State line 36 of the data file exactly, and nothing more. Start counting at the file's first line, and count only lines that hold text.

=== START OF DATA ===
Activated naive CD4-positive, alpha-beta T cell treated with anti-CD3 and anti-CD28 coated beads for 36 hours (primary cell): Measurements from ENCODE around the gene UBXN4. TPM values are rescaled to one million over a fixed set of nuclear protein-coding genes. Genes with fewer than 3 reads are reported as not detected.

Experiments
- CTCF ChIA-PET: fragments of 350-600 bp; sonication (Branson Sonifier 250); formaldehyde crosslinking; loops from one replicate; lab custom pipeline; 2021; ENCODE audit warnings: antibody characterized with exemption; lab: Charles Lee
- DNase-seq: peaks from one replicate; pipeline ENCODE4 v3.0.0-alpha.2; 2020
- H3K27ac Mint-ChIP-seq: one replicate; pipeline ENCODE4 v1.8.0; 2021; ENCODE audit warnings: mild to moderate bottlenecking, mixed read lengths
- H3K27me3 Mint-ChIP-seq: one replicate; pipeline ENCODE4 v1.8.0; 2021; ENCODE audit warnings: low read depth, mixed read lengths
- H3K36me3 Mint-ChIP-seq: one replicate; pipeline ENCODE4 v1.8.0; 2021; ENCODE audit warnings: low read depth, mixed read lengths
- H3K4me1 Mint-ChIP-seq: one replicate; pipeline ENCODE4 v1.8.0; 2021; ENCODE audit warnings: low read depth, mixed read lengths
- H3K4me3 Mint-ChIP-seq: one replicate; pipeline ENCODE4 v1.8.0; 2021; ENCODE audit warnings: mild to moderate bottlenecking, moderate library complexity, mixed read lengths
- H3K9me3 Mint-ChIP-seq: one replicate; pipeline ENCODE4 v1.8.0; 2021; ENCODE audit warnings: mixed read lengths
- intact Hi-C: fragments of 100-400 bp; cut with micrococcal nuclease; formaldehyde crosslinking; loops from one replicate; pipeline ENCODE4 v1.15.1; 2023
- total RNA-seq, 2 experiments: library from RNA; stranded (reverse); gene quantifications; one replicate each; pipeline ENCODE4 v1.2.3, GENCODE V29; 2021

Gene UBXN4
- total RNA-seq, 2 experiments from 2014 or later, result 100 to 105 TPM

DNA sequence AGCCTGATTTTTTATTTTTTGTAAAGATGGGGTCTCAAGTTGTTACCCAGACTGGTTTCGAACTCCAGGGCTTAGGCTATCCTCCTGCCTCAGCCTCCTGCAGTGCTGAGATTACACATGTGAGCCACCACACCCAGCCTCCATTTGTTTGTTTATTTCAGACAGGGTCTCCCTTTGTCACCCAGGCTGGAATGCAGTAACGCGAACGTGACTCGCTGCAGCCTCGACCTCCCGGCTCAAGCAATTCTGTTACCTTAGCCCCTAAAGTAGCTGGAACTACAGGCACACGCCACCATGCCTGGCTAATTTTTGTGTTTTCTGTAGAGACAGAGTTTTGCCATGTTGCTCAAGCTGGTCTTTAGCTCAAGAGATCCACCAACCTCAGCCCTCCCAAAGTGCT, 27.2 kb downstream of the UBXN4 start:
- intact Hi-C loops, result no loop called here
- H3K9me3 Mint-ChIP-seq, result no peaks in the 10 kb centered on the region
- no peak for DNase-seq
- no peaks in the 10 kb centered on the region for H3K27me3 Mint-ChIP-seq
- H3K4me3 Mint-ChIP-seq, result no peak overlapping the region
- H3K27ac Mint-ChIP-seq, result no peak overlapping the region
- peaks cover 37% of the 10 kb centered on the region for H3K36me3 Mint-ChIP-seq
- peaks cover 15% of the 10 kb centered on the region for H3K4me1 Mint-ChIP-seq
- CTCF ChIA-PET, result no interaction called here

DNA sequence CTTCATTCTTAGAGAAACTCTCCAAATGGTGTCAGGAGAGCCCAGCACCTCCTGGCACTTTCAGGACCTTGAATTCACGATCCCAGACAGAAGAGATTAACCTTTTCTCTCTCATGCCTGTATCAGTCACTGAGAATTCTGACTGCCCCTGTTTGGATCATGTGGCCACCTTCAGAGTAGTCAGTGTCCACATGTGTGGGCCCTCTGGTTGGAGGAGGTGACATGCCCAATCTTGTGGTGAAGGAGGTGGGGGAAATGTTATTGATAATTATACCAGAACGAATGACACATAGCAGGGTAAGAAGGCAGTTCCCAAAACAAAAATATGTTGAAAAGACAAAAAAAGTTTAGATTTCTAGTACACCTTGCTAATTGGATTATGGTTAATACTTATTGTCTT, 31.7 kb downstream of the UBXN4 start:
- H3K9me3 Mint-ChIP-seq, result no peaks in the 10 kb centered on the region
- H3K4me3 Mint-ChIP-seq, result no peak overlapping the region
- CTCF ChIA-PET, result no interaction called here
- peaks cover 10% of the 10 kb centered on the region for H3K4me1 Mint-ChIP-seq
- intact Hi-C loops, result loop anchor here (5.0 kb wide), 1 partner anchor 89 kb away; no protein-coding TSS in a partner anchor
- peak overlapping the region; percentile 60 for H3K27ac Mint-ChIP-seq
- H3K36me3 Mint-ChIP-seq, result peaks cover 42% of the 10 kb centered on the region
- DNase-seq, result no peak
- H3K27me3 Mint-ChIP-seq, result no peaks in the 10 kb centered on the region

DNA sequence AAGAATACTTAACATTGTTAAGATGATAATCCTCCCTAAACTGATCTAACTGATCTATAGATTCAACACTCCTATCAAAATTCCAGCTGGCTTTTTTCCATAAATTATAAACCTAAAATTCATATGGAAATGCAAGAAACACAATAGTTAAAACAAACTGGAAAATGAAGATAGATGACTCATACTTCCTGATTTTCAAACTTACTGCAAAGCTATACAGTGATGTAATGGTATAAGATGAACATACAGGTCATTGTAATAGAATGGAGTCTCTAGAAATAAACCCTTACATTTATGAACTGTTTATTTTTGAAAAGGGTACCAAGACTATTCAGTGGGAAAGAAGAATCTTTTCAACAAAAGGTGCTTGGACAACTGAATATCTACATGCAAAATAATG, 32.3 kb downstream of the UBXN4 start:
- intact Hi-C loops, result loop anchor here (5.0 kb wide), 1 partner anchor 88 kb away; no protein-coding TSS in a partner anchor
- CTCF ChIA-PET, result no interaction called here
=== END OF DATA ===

- intact Hi-C loops, result loop anchor here (5.0 kb wide), 1 partner anchor 88 kb away; no protein-coding TSS in a partner anchor